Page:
Apr 2, 2013

Are Alzheimer's Patients Inherently Mean or Sinister?

Are you coping and communicating effectively with a person living with Alzheimer's dementia?

By +Bob DeMarco
+Alzheimer's Reading Room 

Are Alzheimer's Patients Inherently Mean or Sinister?
I often wonder, does the average person believe that Alzheimer's patients are mean or sinister?

Sinister is a strong word. A person who is sinister is border line evil, or evil.

If you read message boards you will find that one of the dominant themes is that Alzheimer's patients are mean, and often challenging.

When I encounter someone that tells me their Alzheimer's patient is mean I always ask -- were they mean before they were diagnosed with Alzheimer's? The answer to this question is usually no.

Wouldn't it be easy to conclude that if a person was not mean, but then became mean after a diagnosis of Alzheimer's or a related dementia, that the cause of the meanness is Alzheimer's?

And more importantly, that the person living with dementia is not inherently mean.

Seems like a simple conclusion. Agree or disagree?

Are Alzheimer's patients inherently mean?

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If you go on Alzheimer's caregiver discussion boards on the Internet, or to a live support group, you will hear a large fraction of the caregivers "vent" about meanness.

Next time this happens I would suggest you ask, why. Why is the patient mean? Why are they mean?

I am beginning to believe that WHY is the most powerful word of them all.

Why don't we as caregivers ask ourselves  why more often?

There are some simple reasons why Alzheimer's patients can become or are mean.

For example, I always ask, do you leave them alone during the day? The answer to this question is almost always yes. If you leave an Alzheimer's patients alone for a short period of time to go to the store it is likely they will become mean sometime after you return.

Think about it this way.

Let's assume the person you care the most about in the entire world disappeared.

You have no idea where they went, what happened to them, or if they are ever coming back.

How would you feel? Worried? Terror? Fear for their well being?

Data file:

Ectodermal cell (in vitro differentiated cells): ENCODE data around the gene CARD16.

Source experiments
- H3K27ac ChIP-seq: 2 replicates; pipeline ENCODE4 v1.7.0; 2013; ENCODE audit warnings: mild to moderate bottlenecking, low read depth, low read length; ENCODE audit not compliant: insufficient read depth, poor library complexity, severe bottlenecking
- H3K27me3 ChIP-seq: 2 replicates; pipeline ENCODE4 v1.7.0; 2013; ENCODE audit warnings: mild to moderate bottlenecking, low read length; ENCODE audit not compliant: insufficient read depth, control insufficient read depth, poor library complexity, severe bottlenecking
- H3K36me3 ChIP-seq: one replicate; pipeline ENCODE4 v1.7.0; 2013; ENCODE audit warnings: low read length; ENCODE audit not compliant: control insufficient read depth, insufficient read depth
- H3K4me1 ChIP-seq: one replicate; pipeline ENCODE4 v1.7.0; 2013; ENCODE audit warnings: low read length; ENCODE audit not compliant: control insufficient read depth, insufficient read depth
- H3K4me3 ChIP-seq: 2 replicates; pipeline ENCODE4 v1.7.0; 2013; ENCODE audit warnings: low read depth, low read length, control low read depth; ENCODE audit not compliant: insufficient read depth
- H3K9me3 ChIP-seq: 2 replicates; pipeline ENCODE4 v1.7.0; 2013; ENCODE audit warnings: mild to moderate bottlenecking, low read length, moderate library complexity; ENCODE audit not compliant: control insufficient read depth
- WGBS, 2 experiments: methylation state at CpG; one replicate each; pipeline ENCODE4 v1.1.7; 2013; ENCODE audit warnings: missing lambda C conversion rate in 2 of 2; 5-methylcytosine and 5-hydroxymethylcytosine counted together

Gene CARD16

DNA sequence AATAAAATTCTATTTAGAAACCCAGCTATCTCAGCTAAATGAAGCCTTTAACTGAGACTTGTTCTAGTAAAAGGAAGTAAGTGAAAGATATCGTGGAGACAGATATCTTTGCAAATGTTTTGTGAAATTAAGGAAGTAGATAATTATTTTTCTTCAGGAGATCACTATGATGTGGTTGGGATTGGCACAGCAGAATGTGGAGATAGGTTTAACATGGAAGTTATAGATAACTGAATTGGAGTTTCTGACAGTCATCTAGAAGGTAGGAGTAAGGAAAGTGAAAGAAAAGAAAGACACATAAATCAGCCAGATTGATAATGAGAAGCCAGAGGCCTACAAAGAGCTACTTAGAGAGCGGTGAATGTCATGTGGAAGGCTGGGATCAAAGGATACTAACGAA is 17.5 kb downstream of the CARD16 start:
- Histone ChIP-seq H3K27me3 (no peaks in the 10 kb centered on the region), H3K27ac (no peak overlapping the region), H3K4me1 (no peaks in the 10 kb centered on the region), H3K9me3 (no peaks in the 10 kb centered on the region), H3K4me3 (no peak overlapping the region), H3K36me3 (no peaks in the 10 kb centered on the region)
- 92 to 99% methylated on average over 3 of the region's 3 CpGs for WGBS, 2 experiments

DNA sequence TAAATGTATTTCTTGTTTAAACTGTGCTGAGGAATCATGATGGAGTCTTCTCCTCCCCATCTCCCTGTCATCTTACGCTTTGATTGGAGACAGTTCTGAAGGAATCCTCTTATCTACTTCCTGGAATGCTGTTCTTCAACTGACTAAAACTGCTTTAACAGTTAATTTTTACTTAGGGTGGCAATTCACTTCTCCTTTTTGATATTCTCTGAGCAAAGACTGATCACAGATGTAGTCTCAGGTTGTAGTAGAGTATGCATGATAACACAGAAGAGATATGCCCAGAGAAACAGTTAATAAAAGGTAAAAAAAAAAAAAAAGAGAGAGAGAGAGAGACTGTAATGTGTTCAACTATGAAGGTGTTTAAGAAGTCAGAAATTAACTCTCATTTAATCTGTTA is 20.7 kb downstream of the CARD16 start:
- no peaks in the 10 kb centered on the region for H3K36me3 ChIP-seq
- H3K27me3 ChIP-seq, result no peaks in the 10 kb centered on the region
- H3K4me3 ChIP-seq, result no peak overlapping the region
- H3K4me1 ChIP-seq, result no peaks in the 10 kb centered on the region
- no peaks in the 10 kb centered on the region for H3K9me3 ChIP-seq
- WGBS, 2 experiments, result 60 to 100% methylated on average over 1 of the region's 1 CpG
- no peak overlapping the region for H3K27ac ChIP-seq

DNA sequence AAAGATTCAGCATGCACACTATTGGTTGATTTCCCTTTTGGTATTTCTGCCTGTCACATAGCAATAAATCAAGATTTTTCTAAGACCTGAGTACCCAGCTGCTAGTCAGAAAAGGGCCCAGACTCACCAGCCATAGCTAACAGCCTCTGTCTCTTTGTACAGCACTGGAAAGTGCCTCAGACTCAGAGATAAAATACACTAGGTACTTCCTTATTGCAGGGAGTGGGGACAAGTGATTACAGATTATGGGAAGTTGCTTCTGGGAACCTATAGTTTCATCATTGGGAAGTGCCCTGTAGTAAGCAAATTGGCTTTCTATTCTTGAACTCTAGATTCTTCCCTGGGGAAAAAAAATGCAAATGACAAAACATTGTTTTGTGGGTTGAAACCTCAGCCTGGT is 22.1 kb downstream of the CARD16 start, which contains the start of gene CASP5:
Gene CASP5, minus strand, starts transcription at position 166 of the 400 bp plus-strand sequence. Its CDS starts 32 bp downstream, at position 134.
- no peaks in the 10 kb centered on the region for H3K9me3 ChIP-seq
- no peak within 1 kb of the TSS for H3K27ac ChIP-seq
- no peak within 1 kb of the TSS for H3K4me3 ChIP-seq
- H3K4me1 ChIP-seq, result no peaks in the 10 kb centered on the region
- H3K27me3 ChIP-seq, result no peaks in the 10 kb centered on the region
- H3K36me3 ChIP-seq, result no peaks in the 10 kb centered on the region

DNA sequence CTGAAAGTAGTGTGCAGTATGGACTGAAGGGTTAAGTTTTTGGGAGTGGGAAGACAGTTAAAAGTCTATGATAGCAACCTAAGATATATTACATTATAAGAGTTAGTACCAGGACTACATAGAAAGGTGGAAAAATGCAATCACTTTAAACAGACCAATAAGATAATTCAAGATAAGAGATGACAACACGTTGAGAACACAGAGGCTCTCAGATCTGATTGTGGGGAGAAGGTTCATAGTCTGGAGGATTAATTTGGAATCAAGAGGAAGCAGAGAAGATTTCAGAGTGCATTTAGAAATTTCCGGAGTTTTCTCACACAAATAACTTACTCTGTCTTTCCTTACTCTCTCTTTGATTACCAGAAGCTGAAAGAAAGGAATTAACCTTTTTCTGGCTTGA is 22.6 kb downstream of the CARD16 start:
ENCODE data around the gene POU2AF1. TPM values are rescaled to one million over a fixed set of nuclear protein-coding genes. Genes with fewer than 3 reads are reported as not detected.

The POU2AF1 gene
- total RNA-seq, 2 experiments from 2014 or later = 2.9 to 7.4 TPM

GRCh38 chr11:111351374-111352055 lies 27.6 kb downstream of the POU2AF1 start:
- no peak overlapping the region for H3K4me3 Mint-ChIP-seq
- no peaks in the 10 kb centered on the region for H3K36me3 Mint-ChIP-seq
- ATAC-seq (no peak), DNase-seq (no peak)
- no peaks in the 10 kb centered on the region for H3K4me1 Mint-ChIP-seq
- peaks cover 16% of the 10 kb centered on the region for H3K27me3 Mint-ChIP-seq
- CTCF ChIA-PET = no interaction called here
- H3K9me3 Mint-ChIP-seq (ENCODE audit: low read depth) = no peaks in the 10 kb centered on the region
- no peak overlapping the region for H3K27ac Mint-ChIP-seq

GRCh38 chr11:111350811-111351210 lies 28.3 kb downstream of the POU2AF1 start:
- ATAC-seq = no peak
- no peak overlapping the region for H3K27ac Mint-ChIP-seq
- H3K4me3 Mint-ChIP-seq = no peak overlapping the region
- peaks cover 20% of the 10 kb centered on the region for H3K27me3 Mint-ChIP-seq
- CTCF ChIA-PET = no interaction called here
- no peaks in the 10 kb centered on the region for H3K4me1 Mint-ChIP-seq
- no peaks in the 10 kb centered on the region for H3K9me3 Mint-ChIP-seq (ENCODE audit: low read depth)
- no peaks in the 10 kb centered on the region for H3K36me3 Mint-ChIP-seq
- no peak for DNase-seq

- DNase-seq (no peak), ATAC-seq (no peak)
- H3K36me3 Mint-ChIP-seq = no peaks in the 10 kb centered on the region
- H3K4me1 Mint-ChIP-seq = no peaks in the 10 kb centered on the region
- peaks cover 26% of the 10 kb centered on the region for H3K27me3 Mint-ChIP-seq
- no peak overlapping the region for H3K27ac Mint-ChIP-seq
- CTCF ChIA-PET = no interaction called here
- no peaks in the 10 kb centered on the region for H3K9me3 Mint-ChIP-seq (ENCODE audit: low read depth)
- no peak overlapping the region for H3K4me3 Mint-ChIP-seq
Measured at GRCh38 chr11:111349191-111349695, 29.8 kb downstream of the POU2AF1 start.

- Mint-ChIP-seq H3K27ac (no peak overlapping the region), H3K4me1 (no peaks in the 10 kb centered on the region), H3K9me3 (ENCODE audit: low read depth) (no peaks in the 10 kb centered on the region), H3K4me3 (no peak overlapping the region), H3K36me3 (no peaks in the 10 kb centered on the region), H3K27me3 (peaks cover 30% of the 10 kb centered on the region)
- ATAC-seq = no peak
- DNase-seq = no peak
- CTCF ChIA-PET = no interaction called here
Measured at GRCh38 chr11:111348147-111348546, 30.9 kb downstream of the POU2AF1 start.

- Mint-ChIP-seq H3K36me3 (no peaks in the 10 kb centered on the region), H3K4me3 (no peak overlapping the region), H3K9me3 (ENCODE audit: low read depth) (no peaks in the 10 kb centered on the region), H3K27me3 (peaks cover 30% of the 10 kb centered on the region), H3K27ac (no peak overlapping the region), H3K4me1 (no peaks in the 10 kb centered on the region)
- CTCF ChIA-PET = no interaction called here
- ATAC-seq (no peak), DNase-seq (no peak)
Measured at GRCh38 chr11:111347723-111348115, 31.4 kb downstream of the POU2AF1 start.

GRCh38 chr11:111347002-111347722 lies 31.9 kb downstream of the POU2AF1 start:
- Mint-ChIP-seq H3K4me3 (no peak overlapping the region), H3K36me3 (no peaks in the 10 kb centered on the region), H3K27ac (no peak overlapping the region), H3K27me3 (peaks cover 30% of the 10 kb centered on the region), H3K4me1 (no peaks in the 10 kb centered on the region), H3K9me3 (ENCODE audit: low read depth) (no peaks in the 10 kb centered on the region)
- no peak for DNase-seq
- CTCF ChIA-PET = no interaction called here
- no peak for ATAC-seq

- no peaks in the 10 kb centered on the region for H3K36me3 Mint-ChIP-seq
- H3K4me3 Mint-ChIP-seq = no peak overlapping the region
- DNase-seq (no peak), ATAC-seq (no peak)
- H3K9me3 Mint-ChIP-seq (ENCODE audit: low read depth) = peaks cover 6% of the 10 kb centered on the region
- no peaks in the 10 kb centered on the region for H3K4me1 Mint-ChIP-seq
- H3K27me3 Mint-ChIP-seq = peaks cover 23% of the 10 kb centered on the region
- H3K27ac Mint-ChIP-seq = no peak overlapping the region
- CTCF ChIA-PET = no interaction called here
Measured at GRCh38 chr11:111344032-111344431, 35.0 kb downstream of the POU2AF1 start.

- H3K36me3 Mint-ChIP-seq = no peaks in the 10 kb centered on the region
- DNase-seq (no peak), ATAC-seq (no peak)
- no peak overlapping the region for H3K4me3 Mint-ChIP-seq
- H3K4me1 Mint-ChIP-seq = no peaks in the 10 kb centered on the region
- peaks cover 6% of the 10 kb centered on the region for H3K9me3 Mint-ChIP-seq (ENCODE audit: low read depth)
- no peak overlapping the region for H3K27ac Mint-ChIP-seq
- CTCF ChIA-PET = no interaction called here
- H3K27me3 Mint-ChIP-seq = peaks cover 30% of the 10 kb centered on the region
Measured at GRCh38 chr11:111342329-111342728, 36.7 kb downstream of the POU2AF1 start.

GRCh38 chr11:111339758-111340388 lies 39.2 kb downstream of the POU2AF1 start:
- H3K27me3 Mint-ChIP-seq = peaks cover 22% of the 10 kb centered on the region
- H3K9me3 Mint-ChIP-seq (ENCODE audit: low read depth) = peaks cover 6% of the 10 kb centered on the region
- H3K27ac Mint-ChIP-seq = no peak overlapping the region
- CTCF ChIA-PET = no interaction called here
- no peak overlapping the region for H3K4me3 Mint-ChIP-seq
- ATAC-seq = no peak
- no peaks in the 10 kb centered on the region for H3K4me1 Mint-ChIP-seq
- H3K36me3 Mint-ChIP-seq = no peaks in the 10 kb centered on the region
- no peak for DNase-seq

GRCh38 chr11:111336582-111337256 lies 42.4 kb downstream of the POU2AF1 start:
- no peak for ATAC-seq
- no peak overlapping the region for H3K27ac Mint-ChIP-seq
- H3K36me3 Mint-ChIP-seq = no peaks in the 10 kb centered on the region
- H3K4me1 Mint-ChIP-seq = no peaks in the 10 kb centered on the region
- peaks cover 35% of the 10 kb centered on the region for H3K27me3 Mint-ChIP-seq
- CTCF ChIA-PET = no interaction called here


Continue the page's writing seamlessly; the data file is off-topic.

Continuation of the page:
By the way, this actually happened to me. I can tell you, you will be thinking the worst before long. And, when the person reappears the emotion that will come out of you, negative emotion, will be earth shattering.

So ask yourself. Is it possible that if you leave an Alzheimer's patients alone for any period of time, even a short period of time, that they feel worried, confused, or terror? What is the likely emotions they will express when you return. Happiness and relief? Or, meanness?

When you start asking yourself "why" you might start to get a better perspective on the feelings of an Alzheimer's patients.

For example, maybe you were gone for 30 minutes and you know this. However, maybe the  person who is becoming more and more forgetful (deeply forgetful) can't  remember when you left.

Maybe they think you have been gone all day. Maybe they start to feel like you are never coming back. Maybe they feel like you are abandoning them.

In the situation above would you try to explain to an Alzheimer's patients that you were only gone for a short period of time? Does this help or make things worse?

Do you feel violated when the Alzheimer's patients accuses you of being gone for a long time and you know you weren't?

As it turns out you might not like the idea that Alzheimer's patients cannot be left alone; and if they are left alone they will become mean.

Like it or not, you do need to realize it is your own actions and behaviors that are causing the meanness in the person living with dementia.

Most often patients living with dementia are not inherently mean. Meanness comes with the terror of Alzheimer's.

When Alzheimer's patients become confused they become mean.

In order to cope and communicate with a person living with dementia you have to start asking yourself

Bob DeMarco
Bob DeMarco is the Founder of the Alzheimer's Reading Room (ARR). Bob is a recognized Influencer, speaker, and expert in the Alzheimer's and Dementia Community Worldwide. The Alzheimer's Reading Knowledge Base contains more than 4,000 articles, and the ARR has more than 343,000 links on the Internet. Bob lives in Delray Beach, FL.
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